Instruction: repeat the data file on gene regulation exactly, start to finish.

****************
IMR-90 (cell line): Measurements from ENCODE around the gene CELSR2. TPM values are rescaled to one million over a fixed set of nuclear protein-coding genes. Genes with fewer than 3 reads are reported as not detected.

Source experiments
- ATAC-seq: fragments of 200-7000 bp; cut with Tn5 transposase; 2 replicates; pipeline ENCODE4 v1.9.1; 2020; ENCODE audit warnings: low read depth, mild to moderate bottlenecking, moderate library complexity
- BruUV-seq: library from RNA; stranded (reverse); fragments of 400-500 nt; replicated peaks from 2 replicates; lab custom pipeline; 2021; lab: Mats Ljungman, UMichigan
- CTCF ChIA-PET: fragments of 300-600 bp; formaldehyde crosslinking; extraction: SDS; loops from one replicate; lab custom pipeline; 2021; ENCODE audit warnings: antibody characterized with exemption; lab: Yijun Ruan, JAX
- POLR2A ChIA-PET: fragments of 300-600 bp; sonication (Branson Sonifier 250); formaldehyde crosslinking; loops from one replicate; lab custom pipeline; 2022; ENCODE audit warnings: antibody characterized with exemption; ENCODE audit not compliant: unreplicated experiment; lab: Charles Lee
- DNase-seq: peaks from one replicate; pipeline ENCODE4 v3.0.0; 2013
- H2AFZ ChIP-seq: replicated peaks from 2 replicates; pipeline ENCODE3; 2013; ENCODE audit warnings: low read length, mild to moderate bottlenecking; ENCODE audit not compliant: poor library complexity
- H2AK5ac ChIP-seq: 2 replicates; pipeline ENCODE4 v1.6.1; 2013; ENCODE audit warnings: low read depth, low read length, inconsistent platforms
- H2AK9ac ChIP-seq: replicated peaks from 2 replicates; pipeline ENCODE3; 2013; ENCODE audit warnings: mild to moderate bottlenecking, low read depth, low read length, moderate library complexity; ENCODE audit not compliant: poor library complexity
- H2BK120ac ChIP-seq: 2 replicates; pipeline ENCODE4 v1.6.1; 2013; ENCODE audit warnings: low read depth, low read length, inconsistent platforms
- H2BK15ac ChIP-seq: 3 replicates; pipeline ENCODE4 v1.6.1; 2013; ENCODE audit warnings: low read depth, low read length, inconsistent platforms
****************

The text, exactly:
IMR-90 (cell line): Measurements from ENCODE around the gene CELSR2. TPM values are rescaled to one million over a fixed set of nuclear protein-coding genes. Genes with fewer than 3 reads are reported as not detected.

Source experiments
- ATAC-seq: fragments of 200-7000 bp; cut with Tn5 transposase; 2 replicates; pipeline ENCODE4 v1.9.1; 2020; ENCODE audit warnings: low read depth, mild to moderate bottlenecking, moderate library complexity
- BruUV-seq: library from RNA; stranded (reverse); fragments of 400-500 nt; replicated peaks from 2 replicates; lab custom pipeline; 2021; lab: Mats Ljungman, UMichigan
- CTCF ChIA-PET: fragments of 300-600 bp; formaldehyde crosslinking; extraction: SDS; loops from one replicate; lab custom pipeline; 2021; ENCODE audit warnings: antibody characterized with exemption; lab: Yijun Ruan, JAX
- POLR2A ChIA-PET: fragments of 300-600 bp; sonication (Branson Sonifier 250); formaldehyde crosslinking; loops from one replicate; lab custom pipeline; 2022; ENCODE audit warnings: antibody characterized with exemption; ENCODE audit not compliant: unreplicated experiment; lab: Charles Lee
- DNase-seq: peaks from one replicate; pipeline ENCODE4 v3.0.0; 2013
- H2AFZ ChIP-seq: replicated peaks from 2 replicates; pipeline ENCODE3; 2013; ENCODE audit warnings: low read length, mild to moderate bottlenecking; ENCODE audit not compliant: poor library complexity
- H2AK5ac ChIP-seq: 2 replicates; pipeline ENCODE4 v1.6.1; 2013; ENCODE audit warnings: low read depth, low read length, inconsistent platforms
- H2AK9ac ChIP-seq: replicated peaks from 2 replicates; pipeline ENCODE3; 2013; ENCODE audit warnings: mild to moderate bottlenecking, low read depth, low read length, moderate library complexity; ENCODE audit not compliant: poor library complexity
- H2BK120ac ChIP-seq: 2 replicates; pipeline ENCODE4 v1.6.1; 2013; ENCODE audit warnings: low read depth, low read length, inconsistent platforms
- H2BK15ac ChIP-seq: 3 replicates; pipeline ENCODE4 v1.6.1; 2013; ENCODE audit warnings: low read depth, low read length, inconsistent platforms